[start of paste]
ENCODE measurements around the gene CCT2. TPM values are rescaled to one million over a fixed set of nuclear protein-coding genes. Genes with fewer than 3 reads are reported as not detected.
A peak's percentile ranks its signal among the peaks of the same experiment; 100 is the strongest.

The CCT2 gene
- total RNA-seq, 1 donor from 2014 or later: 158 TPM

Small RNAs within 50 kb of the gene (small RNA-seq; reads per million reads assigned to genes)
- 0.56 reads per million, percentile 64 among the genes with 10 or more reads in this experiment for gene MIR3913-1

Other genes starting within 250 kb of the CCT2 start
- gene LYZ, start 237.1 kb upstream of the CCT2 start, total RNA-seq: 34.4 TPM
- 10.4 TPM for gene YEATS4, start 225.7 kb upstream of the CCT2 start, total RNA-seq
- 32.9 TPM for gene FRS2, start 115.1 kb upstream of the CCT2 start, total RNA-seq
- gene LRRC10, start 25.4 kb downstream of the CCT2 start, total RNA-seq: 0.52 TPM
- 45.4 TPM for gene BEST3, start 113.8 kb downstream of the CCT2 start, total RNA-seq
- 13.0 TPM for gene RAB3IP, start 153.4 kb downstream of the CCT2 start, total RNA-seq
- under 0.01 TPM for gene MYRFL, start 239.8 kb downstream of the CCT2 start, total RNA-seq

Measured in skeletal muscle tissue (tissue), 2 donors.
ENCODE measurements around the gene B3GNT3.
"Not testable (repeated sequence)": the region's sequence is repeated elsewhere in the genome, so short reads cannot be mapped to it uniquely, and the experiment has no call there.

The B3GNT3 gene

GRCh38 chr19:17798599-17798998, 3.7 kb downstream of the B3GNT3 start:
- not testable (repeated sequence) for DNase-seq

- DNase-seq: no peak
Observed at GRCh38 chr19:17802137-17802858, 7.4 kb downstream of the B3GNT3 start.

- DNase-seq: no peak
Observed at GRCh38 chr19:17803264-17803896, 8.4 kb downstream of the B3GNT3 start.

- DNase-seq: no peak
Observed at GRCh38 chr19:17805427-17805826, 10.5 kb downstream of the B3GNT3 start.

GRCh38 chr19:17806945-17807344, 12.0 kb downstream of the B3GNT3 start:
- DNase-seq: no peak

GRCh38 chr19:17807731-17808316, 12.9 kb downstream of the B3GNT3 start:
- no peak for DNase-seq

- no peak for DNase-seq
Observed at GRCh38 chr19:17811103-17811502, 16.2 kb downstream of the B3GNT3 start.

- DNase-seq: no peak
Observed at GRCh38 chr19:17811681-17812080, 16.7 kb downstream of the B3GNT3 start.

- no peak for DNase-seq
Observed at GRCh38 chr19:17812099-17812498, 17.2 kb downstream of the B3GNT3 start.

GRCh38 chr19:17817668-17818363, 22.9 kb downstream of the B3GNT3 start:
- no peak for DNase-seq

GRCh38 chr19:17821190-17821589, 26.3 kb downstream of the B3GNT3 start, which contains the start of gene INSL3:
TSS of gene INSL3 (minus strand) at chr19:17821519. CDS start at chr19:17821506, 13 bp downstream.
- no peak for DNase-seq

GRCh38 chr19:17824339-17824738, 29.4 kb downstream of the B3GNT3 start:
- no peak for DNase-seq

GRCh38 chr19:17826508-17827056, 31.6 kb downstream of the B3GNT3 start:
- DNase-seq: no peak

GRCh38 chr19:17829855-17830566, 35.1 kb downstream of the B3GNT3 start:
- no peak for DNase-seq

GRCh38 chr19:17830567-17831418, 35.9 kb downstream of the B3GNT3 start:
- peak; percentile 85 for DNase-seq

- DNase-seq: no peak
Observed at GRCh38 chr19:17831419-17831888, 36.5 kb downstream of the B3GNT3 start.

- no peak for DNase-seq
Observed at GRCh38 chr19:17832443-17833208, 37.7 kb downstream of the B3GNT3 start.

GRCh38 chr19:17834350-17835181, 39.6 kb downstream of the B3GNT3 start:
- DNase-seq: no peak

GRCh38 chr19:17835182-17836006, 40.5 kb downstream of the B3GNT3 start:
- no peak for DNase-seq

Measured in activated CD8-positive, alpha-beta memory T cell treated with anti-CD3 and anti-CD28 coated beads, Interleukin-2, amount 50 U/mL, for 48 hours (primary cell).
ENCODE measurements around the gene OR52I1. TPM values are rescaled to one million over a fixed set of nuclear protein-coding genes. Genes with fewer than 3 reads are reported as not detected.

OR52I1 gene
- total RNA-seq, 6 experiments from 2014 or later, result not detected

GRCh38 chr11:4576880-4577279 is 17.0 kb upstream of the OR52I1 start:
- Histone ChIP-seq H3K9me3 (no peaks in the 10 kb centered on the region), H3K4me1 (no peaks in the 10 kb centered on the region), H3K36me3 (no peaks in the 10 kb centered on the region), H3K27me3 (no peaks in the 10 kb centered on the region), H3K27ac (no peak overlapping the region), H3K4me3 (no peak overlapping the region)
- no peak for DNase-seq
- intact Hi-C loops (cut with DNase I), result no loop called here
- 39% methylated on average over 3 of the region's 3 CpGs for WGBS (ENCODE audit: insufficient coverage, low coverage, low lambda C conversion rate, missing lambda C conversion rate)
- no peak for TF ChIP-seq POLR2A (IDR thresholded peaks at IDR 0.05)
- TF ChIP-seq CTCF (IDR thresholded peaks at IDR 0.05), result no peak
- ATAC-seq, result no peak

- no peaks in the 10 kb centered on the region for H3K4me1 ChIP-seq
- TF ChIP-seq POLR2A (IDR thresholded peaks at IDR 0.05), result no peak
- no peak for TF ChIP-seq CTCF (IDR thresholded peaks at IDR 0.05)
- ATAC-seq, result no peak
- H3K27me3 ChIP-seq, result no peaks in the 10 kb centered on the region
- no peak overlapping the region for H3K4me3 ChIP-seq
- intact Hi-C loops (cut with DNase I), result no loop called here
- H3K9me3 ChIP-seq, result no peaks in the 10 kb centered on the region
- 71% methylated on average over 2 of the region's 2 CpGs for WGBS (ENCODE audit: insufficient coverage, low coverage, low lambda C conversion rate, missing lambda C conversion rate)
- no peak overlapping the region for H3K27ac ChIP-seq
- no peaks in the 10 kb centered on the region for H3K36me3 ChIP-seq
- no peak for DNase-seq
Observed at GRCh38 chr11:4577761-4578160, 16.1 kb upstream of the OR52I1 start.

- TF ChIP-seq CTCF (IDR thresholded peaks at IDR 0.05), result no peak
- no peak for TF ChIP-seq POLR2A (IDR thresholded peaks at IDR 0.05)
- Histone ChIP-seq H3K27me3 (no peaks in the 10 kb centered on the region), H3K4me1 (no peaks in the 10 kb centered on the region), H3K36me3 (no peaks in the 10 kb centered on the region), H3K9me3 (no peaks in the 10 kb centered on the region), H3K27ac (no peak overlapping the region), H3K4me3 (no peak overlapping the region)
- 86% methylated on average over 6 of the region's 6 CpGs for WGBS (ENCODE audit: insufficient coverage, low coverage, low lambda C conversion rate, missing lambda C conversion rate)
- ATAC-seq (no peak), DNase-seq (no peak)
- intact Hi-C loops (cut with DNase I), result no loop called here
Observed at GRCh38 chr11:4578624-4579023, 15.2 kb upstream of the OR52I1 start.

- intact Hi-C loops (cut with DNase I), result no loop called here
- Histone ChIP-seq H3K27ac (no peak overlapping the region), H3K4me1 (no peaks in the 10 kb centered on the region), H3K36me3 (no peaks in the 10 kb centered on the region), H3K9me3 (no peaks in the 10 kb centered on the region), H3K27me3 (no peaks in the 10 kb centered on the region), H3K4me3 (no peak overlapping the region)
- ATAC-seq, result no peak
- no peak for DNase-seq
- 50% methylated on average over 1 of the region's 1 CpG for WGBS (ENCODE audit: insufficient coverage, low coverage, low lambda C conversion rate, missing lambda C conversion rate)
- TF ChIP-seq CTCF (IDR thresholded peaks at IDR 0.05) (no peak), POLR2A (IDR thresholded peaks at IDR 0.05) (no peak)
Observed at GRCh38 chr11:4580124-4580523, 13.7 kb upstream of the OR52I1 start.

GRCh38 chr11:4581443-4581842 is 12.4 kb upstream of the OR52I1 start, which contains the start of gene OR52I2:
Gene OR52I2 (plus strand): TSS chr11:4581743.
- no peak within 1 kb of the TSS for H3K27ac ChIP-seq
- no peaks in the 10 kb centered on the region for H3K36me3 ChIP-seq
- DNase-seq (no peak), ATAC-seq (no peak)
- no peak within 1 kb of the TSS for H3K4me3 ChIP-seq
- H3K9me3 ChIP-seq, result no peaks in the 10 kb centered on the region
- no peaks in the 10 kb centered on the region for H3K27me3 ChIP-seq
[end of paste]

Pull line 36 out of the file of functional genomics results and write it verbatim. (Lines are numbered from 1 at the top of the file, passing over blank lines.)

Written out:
Observed at GRCh38 chr19:17812099-17812498, 17.2 kb downstream of the B3GNT3 start.